Obviously though consciousness is not the only part of the mind, there is also the unconscious, which is certainly an important contributor to the way we think and make decisions. I won’t go into too much detail about the unconscious, but I will say that the role it plays in this account is in controlling the way in which one “conscious” mental state becomes another over time. For example a thought may be based on previous thoughts, but what exactly determines its content is an unconscious process. The same thing can be said about decisions, concept formation, ect. See also my account of beliefs as unconscious here.

Another feature of the mind to consider is introspection, which us is handled in two ways by this account. One type of introspection is attempting to reflect upon one’s self-awareness. In this case I would say that our attention becomes focused on the self-information that is part of every experience, causing that information to dominate the experience. There is another kind of introspection, where we attempt to reflect upon our real reasons for acting, or our real beliefs, which are unconscious. Experiments have shown that such introspection is unreliable, and I would say this is because the content of experience in this case is a fictional account, which is based on our past experiences and not on the actual workings of the unconscious.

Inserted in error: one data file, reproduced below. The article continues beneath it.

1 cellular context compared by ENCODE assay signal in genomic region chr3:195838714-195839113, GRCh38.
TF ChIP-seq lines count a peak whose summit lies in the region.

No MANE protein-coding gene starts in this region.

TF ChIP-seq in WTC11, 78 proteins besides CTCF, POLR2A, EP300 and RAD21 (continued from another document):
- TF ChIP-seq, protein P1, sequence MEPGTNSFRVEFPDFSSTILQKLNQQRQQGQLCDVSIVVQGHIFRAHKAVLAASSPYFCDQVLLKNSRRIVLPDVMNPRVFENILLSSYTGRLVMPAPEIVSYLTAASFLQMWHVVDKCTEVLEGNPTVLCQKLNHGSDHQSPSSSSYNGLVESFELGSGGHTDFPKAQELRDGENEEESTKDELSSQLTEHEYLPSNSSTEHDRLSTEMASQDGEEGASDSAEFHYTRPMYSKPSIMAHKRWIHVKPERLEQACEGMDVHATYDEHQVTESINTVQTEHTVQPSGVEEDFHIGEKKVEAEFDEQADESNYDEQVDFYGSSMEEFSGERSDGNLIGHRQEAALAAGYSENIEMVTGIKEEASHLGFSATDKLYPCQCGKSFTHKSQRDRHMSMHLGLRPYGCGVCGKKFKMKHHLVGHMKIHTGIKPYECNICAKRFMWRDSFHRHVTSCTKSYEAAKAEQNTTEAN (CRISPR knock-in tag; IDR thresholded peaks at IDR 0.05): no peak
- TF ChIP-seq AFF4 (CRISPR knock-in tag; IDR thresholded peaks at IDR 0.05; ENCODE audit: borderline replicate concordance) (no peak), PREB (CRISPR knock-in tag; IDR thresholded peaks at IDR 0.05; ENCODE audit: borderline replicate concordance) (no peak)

To conclude allow me to show why such a system should be considered conscious. Note that it is the system, allowed to exist for some extent of time that is to be considered conscious, not the “self” state or the experience state, or even a combination of both. Such a system, if run, would come to have thoughts about itself and its experiences, since the relevant information contributes to the thought formation process. Those thoughts in turn would have an influence on a more persistent record of information (the “self” state), which then in turn colors future experiences (it can learn, and it can learn about itself). If asked to describe its experience it could, since it is able to make a decision (a kind of thought) to speak, and the words it decides to speak can indeed describe its own experience and self, since that information lies in the causal past of the decision. I would call such a system conscious; if we were to doubt that such as system is conscious it would seem tantamount to doubting that we ourselves were conscious, since we can’t differentiate our own experience, or the reports of other people about their experience, from the experience and reports of such a system.